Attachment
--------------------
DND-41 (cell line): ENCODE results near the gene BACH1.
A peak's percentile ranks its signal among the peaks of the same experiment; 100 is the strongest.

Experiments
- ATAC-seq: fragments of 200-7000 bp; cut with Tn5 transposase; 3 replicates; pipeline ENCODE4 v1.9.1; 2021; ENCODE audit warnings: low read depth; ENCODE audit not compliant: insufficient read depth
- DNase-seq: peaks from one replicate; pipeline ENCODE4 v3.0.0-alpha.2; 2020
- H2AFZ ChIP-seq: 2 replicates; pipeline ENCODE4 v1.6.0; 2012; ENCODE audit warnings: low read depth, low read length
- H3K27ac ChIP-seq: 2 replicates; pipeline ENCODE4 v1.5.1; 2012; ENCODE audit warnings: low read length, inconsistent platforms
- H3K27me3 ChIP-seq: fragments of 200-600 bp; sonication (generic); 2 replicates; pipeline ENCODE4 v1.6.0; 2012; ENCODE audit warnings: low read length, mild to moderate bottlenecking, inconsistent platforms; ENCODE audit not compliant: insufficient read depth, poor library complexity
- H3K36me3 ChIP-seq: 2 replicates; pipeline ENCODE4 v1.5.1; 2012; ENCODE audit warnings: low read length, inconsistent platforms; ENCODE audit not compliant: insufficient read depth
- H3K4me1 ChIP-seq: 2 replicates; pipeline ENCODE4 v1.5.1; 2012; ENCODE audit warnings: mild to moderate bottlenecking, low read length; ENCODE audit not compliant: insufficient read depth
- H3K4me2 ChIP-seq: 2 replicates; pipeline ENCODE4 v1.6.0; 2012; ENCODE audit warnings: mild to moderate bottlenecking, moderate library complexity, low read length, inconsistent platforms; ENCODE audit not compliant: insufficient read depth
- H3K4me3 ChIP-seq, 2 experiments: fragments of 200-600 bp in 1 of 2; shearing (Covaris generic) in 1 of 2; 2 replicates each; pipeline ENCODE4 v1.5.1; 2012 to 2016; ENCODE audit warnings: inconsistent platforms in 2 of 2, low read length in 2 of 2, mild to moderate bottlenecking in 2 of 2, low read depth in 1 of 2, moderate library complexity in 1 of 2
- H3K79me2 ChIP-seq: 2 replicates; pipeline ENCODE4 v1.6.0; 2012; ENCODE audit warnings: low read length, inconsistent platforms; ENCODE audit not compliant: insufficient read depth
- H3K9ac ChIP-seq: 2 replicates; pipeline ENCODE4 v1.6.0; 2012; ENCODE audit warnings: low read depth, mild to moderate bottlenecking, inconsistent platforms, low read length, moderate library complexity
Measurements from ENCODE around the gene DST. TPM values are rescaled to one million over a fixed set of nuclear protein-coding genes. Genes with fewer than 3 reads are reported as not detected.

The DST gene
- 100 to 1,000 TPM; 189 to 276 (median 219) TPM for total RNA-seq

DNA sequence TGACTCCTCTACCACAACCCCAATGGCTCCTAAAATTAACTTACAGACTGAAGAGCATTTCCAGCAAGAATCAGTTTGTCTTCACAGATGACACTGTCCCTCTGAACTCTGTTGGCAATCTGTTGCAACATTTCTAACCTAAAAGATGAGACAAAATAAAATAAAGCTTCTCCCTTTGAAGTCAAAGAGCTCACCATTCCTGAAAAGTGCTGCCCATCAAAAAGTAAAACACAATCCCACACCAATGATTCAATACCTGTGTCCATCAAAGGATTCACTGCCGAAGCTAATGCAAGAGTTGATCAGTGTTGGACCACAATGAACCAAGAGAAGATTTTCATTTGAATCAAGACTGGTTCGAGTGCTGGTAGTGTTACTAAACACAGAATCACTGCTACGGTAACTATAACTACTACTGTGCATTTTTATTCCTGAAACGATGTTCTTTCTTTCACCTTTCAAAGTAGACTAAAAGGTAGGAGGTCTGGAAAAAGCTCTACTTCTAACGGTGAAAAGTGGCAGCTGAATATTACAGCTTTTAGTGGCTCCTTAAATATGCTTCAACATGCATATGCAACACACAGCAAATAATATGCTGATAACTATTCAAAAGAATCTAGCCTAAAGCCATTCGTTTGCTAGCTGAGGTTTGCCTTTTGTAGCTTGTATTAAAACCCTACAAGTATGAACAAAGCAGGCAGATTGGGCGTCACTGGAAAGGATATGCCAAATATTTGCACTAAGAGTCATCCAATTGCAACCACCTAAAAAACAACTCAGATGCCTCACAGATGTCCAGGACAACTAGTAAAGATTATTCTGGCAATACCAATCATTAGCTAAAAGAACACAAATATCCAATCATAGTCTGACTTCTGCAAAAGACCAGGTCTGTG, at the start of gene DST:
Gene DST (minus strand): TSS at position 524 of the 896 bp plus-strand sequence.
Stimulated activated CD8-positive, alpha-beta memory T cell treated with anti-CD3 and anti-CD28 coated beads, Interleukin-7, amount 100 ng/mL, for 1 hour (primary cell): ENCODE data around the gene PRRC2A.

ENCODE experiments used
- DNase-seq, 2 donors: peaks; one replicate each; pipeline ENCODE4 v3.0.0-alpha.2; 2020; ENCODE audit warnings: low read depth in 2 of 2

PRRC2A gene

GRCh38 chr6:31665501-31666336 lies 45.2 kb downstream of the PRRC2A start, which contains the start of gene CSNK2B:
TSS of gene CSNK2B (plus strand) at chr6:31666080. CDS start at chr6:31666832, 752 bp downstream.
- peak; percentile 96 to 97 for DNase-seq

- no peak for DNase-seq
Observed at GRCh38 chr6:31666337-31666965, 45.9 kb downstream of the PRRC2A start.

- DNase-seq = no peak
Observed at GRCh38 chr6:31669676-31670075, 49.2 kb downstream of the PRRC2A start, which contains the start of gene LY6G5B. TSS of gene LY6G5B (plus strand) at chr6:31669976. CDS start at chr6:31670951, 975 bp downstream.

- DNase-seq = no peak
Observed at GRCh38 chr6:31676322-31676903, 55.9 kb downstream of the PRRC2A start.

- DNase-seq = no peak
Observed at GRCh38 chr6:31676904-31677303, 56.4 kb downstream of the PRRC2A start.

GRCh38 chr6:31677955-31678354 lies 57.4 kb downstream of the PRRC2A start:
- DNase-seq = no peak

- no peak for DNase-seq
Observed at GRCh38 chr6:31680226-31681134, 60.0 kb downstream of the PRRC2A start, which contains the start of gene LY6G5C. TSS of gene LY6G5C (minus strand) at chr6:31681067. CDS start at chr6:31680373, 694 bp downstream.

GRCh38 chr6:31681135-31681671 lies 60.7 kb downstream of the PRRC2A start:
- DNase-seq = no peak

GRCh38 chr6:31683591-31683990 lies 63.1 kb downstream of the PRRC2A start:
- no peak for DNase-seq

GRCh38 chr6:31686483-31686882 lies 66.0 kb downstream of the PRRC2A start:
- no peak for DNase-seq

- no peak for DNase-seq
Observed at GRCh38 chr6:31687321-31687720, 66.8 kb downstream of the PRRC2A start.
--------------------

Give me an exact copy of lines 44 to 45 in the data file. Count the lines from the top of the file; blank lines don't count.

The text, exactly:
- no peak for DNase-seq

- no peak for DNase-seq